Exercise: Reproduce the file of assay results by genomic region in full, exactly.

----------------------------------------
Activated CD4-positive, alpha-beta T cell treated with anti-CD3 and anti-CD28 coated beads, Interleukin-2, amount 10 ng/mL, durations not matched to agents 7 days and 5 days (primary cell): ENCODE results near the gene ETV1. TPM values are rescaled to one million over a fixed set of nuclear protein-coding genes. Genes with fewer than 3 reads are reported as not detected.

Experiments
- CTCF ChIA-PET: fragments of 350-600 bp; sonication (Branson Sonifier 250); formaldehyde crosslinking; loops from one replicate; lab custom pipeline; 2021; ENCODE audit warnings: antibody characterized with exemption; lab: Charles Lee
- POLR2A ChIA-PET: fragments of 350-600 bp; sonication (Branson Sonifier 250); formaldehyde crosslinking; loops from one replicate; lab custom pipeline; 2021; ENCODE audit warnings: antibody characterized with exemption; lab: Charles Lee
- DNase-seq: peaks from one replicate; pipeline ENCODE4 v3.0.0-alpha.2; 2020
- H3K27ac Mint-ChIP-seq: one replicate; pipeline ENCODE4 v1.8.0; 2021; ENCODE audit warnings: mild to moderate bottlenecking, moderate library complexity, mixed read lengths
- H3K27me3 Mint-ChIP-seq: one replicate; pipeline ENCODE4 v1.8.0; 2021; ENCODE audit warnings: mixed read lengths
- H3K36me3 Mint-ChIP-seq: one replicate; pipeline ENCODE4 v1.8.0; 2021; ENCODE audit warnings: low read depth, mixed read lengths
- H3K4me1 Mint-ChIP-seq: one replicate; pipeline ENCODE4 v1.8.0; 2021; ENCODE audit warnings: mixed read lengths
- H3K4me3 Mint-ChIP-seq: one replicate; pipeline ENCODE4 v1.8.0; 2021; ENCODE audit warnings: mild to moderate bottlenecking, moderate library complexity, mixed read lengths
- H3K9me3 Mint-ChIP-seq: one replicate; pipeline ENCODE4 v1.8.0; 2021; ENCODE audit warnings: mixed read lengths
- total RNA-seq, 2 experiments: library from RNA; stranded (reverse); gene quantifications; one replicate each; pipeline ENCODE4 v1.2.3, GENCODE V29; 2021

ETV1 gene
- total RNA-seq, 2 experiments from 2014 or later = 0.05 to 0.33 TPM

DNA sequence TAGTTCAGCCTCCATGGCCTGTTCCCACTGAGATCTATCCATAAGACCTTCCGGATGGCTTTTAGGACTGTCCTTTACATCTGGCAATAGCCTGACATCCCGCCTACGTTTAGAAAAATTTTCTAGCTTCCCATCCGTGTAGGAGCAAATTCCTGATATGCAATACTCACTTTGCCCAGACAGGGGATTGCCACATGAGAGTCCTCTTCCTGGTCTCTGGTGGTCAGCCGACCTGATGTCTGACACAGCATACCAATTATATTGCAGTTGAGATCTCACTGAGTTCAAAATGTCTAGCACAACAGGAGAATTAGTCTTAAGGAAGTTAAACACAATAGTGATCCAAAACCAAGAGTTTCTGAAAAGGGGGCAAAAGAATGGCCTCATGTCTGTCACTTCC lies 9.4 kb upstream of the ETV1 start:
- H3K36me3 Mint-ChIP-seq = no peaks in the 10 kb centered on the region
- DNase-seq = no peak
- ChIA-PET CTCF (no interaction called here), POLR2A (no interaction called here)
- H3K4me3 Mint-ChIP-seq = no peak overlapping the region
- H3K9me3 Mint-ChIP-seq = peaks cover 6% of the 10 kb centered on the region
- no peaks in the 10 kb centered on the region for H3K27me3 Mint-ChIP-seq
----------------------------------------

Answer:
Activated CD4-positive, alpha-beta T cell treated with anti-CD3 and anti-CD28 coated beads, Interleukin-2, amount 10 ng/mL, durations not matched to agents 7 days and 5 days (primary cell): ENCODE results near the gene ETV1. TPM values are rescaled to one million over a fixed set of nuclear protein-coding genes. Genes with fewer than 3 reads are reported as not detected.

Experiments
- CTCF ChIA-PET: fragments of 350-600 bp; sonication (Branson Sonifier 250); formaldehyde crosslinking; loops from one replicate; lab custom pipeline; 2021; ENCODE audit warnings: antibody characterized with exemption; lab: Charles Lee
- POLR2A ChIA-PET: fragments of 350-600 bp; sonication (Branson Sonifier 250); formaldehyde crosslinking; loops from one replicate; lab custom pipeline; 2021; ENCODE audit warnings: antibody characterized with exemption; lab: Charles Lee
- DNase-seq: peaks from one replicate; pipeline ENCODE4 v3.0.0-alpha.2; 2020
- H3K27ac Mint-ChIP-seq: one replicate; pipeline ENCODE4 v1.8.0; 2021; ENCODE audit warnings: mild to moderate bottlenecking, moderate library complexity, mixed read lengths
- H3K27me3 Mint-ChIP-seq: one replicate; pipeline ENCODE4 v1.8.0; 2021; ENCODE audit warnings: mixed read lengths
- H3K36me3 Mint-ChIP-seq: one replicate; pipeline ENCODE4 v1.8.0; 2021; ENCODE audit warnings: low read depth, mixed read lengths
- H3K4me1 Mint-ChIP-seq: one replicate; pipeline ENCODE4 v1.8.0; 2021; ENCODE audit warnings: mixed read lengths
- H3K4me3 Mint-ChIP-seq: one replicate; pipeline ENCODE4 v1.8.0; 2021; ENCODE audit warnings: mild to moderate bottlenecking, moderate library complexity, mixed read lengths
- H3K9me3 Mint-ChIP-seq: one replicate; pipeline ENCODE4 v1.8.0; 2021; ENCODE audit warnings: mixed read lengths
- total RNA-seq, 2 experiments: library from RNA; stranded (reverse); gene quantifications; one replicate each; pipeline ENCODE4 v1.2.3, GENCODE V29; 2021

ETV1 gene
- total RNA-seq, 2 experiments from 2014 or later = 0.05 to 0.33 TPM

DNA sequence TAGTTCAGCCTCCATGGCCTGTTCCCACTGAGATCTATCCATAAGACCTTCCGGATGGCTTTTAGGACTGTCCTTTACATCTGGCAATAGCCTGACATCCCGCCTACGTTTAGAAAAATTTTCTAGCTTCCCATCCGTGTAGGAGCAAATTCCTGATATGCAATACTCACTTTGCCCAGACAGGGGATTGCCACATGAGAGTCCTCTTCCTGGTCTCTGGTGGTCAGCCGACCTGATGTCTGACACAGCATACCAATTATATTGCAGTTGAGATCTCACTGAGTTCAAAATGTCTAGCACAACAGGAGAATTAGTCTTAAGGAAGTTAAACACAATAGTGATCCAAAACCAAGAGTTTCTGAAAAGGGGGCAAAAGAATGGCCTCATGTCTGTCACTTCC lies 9.4 kb upstream of the ETV1 start:
- H3K36me3 Mint-ChIP-seq = no peaks in the 10 kb centered on the region
- DNase-seq = no peak
- ChIA-PET CTCF (no interaction called here), POLR2A (no interaction called here)
- H3K4me3 Mint-ChIP-seq = no peak overlapping the region
- H3K9me3 Mint-ChIP-seq = peaks cover 6% of the 10 kb centered on the region
- no peaks in the 10 kb centered on the region for H3K27me3 Mint-ChIP-seq